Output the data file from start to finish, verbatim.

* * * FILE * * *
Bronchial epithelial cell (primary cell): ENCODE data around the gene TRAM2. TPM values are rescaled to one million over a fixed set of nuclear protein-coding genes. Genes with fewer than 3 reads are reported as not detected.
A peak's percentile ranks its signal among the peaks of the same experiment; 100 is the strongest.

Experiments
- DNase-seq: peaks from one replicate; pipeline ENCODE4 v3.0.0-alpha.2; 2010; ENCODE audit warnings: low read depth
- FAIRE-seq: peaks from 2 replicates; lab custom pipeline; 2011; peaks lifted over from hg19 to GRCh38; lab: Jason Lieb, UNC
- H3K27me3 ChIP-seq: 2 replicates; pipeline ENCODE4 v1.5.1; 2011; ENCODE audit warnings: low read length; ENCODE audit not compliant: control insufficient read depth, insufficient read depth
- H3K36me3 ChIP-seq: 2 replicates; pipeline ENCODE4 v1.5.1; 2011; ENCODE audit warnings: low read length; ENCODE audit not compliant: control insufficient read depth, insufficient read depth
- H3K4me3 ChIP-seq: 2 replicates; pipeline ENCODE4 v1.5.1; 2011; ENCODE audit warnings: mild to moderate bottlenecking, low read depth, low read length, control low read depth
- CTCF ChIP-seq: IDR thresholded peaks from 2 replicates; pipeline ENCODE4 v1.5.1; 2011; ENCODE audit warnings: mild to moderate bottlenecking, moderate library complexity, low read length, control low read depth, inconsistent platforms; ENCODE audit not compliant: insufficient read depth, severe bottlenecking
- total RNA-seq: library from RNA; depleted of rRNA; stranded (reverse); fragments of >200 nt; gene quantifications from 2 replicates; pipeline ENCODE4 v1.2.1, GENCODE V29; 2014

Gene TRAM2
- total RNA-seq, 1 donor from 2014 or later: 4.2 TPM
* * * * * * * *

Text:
Bronchial epithelial cell (primary cell): ENCODE data around the gene TRAM2. TPM values are rescaled to one million over a fixed set of nuclear protein-coding genes. Genes with fewer than 3 reads are reported as not detected.
A peak's percentile ranks its signal among the peaks of the same experiment; 100 is the strongest.

Experiments
- DNase-seq: peaks from one replicate; pipeline ENCODE4 v3.0.0-alpha.2; 2010; ENCODE audit warnings: low read depth
- FAIRE-seq: peaks from 2 replicates; lab custom pipeline; 2011; peaks lifted over from hg19 to GRCh38; lab: Jason Lieb, UNC
- H3K27me3 ChIP-seq: 2 replicates; pipeline ENCODE4 v1.5.1; 2011; ENCODE audit warnings: low read length; ENCODE audit not compliant: control insufficient read depth, insufficient read depth
- H3K36me3 ChIP-seq: 2 replicates; pipeline ENCODE4 v1.5.1; 2011; ENCODE audit warnings: low read length; ENCODE audit not compliant: control insufficient read depth, insufficient read depth
- H3K4me3 ChIP-seq: 2 replicates; pipeline ENCODE4 v1.5.1; 2011; ENCODE audit warnings: mild to moderate bottlenecking, low read depth, low read length, control low read depth
- CTCF ChIP-seq: IDR thresholded peaks from 2 replicates; pipeline ENCODE4 v1.5.1; 2011; ENCODE audit warnings: mild to moderate bottlenecking, moderate library complexity, low read length, control low read depth, inconsistent platforms; ENCODE audit not compliant: insufficient read depth, severe bottlenecking
- total RNA-seq: library from RNA; depleted of rRNA; stranded (reverse); fragments of >200 nt; gene quantifications from 2 replicates; pipeline ENCODE4 v1.2.1, GENCODE V29; 2014

Gene TRAM2
- total RNA-seq, 1 donor from 2014 or later: 4.2 TPM